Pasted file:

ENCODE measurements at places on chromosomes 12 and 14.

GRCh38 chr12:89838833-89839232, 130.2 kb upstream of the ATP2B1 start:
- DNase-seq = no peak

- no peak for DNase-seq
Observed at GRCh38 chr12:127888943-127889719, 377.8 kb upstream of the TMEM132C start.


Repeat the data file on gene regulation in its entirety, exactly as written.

ENCODE measurements at places on chromosomes 12 and 14.

GRCh38 chr12:89838833-89839232, 130.2 kb upstream of the ATP2B1 start:
- DNase-seq = no peak

- no peak for DNase-seq
Observed at GRCh38 chr12:127888943-127889719, 377.8 kb upstream of the TMEM132C start.